Having thoroughly enjoyed a couple of crackers by Doug Johnstone in the form of Hit And Run and Smokeheads, I was pretty excited about Gone Again.
Unfortunately for me, I didn’t get quite the same feeling about this book.
Hit And Run and Smokeheads grabbed me from the off. They land smack in the middle of the action and never let up.
Gone Again has a rather different feel.
It’s a much gentler start and, even though the situation of a woman going missing while husband and child try to cope without her has lots of dramatic implications, I didn’t really feel them.
Mark Douglas finds himself in a difficult position with just about everyone when he realises his wife has disappeared. He’s at odds with the school, his wife’s colleagues, his mother-in-law, his son and the police. As things become clearer and the plot thickens the tension builds to some extent.
All the ingredients of a thrilling read are there and I’m not sure why I didn’t really get involved with the characters or their situation.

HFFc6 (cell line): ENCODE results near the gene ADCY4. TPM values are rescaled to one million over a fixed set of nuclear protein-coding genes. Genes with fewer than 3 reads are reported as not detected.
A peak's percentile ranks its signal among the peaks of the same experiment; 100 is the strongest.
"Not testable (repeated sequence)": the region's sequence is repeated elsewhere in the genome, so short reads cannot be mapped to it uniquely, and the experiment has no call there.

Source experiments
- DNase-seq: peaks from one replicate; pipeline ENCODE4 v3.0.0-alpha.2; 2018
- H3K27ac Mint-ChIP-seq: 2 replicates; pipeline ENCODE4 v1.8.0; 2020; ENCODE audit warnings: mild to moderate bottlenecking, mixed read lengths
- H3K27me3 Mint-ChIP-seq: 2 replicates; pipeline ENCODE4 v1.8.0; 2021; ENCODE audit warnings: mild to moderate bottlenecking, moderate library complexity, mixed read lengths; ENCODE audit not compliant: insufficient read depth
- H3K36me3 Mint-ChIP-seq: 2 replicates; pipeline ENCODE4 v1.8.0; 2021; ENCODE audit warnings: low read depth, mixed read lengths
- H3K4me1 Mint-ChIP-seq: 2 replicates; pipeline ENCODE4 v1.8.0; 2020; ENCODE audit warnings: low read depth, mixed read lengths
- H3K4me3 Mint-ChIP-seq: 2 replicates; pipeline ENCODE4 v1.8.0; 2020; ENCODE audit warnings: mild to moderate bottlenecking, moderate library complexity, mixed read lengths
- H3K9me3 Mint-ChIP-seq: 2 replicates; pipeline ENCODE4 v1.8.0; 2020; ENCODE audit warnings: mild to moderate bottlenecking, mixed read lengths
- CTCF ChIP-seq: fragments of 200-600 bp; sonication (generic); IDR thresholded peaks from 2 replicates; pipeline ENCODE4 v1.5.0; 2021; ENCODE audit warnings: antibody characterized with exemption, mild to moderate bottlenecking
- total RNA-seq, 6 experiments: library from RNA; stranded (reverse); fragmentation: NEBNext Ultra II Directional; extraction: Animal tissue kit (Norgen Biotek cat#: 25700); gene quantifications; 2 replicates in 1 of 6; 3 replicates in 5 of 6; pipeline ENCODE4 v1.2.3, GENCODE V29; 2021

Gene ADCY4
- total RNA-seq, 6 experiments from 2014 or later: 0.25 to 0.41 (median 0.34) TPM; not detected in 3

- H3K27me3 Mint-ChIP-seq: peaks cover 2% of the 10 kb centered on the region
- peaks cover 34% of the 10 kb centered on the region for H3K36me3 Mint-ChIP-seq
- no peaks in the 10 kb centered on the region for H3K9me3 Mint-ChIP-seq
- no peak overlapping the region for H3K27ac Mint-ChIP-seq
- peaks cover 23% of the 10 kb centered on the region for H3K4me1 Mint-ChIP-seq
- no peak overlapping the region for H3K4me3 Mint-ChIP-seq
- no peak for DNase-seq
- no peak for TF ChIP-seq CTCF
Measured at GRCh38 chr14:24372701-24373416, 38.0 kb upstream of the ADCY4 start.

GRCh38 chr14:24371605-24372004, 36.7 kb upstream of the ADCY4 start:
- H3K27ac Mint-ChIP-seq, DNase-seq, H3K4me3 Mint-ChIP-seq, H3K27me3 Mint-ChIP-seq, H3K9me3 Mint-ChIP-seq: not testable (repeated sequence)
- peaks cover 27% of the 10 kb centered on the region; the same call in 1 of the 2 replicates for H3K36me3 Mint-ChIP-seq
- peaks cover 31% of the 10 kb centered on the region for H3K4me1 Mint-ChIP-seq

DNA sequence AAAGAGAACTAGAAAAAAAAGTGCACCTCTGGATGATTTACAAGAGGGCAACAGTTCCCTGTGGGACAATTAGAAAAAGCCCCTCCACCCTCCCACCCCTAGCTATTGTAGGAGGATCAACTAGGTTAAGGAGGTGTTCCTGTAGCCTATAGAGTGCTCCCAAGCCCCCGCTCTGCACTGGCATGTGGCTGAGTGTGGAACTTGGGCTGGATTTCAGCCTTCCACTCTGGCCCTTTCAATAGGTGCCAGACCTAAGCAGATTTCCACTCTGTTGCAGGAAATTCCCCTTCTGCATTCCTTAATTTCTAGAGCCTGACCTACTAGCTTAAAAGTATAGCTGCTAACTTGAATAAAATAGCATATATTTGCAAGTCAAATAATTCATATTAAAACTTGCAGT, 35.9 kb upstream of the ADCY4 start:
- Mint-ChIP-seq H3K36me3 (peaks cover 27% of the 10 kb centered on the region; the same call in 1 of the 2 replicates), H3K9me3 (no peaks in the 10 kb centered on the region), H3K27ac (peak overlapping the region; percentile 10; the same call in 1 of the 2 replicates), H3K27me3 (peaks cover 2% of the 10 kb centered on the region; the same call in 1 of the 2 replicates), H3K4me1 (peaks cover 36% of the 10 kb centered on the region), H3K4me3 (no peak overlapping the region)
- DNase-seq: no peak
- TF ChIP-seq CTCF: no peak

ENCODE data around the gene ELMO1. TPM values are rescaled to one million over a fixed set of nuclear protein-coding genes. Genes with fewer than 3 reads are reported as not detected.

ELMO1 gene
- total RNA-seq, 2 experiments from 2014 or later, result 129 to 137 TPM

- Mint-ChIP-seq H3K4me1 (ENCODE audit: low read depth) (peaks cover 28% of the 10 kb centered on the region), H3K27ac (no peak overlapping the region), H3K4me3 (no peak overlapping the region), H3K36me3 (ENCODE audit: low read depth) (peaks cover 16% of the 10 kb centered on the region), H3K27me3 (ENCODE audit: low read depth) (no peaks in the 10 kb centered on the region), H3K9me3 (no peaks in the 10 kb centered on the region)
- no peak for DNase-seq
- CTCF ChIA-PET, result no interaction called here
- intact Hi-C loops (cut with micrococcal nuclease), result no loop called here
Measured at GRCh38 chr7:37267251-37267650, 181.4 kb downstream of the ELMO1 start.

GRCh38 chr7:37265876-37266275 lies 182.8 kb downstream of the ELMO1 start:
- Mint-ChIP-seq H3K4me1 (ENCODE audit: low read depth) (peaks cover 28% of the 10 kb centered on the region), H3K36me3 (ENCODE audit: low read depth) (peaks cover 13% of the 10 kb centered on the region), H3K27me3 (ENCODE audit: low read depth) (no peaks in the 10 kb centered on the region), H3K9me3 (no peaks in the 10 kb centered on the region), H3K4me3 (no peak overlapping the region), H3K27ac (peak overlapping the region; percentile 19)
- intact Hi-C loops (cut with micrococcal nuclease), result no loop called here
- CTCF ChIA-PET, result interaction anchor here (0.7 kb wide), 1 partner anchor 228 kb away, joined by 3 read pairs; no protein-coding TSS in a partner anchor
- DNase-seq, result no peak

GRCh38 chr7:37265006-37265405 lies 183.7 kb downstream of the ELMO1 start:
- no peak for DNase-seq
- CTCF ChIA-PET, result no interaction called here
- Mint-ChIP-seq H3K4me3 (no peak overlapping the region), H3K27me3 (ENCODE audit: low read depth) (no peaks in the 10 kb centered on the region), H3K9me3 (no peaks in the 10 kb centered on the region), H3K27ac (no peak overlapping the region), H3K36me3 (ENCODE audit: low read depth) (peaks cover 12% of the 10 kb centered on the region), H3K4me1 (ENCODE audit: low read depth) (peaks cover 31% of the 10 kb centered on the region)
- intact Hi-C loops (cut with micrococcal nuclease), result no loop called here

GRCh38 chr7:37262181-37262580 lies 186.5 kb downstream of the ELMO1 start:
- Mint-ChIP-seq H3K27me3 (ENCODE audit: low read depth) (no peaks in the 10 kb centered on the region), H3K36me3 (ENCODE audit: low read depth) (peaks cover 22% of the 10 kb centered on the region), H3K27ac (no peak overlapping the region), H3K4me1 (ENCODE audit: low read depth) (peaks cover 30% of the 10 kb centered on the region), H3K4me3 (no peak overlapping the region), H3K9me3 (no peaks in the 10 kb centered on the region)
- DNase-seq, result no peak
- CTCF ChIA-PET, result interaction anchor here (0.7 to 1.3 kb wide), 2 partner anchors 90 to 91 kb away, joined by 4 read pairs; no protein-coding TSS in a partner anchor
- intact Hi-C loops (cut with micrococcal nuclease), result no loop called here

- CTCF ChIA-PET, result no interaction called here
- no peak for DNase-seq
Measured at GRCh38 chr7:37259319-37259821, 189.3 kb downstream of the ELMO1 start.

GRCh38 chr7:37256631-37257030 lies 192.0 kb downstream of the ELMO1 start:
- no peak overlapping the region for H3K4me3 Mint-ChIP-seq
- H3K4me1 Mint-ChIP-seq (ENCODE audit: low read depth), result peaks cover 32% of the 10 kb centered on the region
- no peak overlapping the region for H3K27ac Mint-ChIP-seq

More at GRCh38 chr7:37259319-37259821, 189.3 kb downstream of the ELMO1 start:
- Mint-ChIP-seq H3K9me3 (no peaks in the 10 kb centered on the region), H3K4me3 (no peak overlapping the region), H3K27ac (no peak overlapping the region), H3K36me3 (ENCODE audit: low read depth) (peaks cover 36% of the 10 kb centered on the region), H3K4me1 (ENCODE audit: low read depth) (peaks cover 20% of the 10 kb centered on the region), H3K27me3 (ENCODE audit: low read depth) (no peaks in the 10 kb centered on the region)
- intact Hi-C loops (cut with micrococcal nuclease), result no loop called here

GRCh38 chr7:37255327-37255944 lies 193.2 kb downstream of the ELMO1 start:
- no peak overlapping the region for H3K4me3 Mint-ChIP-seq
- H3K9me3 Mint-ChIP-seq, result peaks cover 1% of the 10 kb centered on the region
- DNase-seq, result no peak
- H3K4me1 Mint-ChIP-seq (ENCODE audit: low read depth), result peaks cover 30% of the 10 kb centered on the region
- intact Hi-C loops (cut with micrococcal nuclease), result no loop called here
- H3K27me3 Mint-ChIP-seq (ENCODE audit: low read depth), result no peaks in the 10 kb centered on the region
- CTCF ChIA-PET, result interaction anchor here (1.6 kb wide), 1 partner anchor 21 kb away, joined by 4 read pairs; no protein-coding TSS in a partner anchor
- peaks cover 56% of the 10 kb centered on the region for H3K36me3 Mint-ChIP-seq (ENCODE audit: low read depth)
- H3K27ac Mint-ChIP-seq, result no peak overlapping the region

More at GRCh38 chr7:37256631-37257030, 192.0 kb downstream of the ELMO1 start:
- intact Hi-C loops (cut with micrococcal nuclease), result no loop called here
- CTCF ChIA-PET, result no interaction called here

The opening concentrates on the domestic setting. It’s well done in the sense that it’s pretty realistic, but that might be one of the issues. The dialogue between father and son and the things that happen are so ‘real’ that they lack a little something for me. The thoughts of Mark as a father are thoughts I’ve had and the pressures of parenting are all-too-familiar.
This one also has a little more fat that the lean prose I’ve become used to. It’s a little diluted in some way, so the flavours weren’t strong.
There was enough in the story to keep me going to the end as I did want to find out what had happened and I’m glad I stuck at it. It does all become more active and interesting, yet I still wasn’t fully there.
I wouldn’t want to put anyone off reading this, though. I know the author can work magic and just because it didn’t happen for me here doesn’t mean it won’t work for you.
If you’re put off by this review, try one of the others I mention. If you’re not, try them anyway and you’ll have a treat in store when you get to them.
Sadly, for Gone Again, I feel it was me who was missing in action.